Harbinger #16 (Valiant): Joshua Dysart and Barry Kitson, in just the space of these two issues, have taken us on a roller coaster ride of emotion in this “Perfect Day” arc. The team paused for some R&R in the last issue after the Harbinger Wars, they relaxed on some of the beaches near where Dysart lives in LA (always dig those personal references), the team collectively took stock, and Dysart seemed to being giving the characters everything they wanted/needed in some nice exchanges of character development. But, then he just cliffhung us real good last issue with Kris experiencing some kind of breakdown or mind control and demolishing Torque. The issue picks up right there, with Charlene and Faith coming in to find the mess, allowing Kitson to give us some great reactions. From there, Kitson (who seems to be channeling someone like Scott McDaniel when he’s really on) also just nails (what we guess is) some sort of psychic projections gone awry. You get pulled into this. It feels like one of those fun old detours they’d do in Byrne/Clairemont X-Men comics, where the gang would hit another dimension or just take a fun trip into the city. Here, it’s Torque’s weird heaven, “Torquehalla,” where everything is so over-the-top tough and never dies. His monster truck can be spotlessly reincarnated now matter how bad he thrashes it. Dysart writes so forcefully that you start thinking, yeah, maybe this is the type of overcompensated projection that a disabled kid’s scarred psyche would deliver, maybe this is where his mind would go in some form of afterlife, or a purgatory as he clings to life, the kind of place he might actually want to stay in order to stay dead and not return to the harsh reality waiting for him. Maybe his crazy powers would pull his friends into this world, where in a bizarre Dungeons & Dragons meets the Valiant Universe mash-up, they do need to solve something in the weird plane in order to solve the actual problems in their own reality, ala those Bronze Age X-Men stories I alluded to. Their reactions are realistic, more sound than the choices that typically happen just to advance the plot in schlocky comics or TV. Yeah, Dysart lulls you into thinking he’s *just* telling that kind of story. But, leave it to Faith and her keen powers of observation, which seem to best her powers of flight, to start unraveling what’s really going on. I won’t spoil it outright, but it’s a clear WTF ending that nobody will see coming. It’s one that upsets a good chunk of what’s come before. It’s proof yet again that Dysart keeps defying audience expectations, as well as genre conventions, fucking with us in the best ways possible. Grade A.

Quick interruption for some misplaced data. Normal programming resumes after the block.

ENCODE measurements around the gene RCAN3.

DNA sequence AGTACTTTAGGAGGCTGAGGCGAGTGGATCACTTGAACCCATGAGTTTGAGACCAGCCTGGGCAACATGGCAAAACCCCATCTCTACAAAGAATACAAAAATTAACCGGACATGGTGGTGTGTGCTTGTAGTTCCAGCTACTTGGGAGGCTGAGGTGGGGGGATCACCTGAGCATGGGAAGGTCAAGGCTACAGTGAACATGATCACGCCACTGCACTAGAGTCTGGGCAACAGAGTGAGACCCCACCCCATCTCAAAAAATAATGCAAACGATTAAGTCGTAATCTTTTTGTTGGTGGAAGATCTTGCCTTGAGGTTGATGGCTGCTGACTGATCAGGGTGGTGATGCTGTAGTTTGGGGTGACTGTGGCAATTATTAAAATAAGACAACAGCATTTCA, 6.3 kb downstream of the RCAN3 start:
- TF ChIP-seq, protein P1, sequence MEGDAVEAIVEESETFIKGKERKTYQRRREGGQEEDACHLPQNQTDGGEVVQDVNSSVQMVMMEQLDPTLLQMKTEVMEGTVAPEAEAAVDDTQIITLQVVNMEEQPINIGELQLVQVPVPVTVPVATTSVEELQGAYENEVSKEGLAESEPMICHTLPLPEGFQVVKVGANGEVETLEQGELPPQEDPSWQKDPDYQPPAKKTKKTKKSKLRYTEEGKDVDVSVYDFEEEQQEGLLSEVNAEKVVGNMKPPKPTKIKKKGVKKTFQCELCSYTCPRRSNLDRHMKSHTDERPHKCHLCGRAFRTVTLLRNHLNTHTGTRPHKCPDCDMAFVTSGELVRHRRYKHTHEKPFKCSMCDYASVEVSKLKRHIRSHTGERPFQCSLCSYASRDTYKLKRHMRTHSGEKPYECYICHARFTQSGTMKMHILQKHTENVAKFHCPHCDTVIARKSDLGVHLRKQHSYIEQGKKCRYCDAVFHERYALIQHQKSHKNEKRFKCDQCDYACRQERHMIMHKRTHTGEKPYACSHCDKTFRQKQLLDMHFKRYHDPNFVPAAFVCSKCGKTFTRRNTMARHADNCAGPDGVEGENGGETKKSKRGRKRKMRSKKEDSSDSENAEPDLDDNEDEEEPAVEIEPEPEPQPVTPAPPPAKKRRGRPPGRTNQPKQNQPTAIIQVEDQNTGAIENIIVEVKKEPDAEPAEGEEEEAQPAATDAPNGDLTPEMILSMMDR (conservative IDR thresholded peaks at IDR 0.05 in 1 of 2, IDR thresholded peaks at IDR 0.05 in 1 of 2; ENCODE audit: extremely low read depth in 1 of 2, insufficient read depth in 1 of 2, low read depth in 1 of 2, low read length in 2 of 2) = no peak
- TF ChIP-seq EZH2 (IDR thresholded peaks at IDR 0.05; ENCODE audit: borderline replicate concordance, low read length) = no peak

Dream Thief #5 (Dark Horse): Jai Nitz and Greg Smallwood have been traipsing all over the damn place with this series, from porn stars in Wilmington, to the clan in Tupelo, to gangsters in Memphis, all the way to a dimly-lit dive restaurant in Spanish Harlem. This “final” issue sort of wraps up what is, at heart, a murder mystery. The entire plot isn’t resolved by any means, but there’s enough solid evidence put into place that it feels like the satisfying conclusion to what, I guess, is going to function as the first arc. It’s clear from where the story left off, as well as the letters and ads in the back, that the story will continue either as an ongoing, or perhaps a series of mini-series(?). “Dream Thief,” as a title, sometimes feels like a bit of a misnomer, it could have just as easily been called Memory Thief or Ability Thief or Identity Thief. How do you describe what is sometimes referred to as being “possessed by ghosts” due to an aboriginal mask, but also includes the innate ability to not only recall their memories, but to duplicate their physical skills and abilities as well? It’s an intriguing premise that has miles of storytelling potential left beyond the personal/familial turn that this introductory foray demonstrated. In any case, this issue functions aesthetically as those before it, being one of the most progressive books I saw all year. The action is well-choreographed and pops with color, and the layouts and panel designs are particularly innovative. It’s like, the outline of a stray “WHAM” in a fight scene will function as a panel border that integrates the kick which delivered the SFX. Writing and art is being synthesized into one “thing,” which blurs the line between the two. In many of these panels, there’s isn’t the writing over here, and the art over there, the two actually become one act visually. It’s really capitalizing on what the medium can do. It’s just storytelling. Grade A.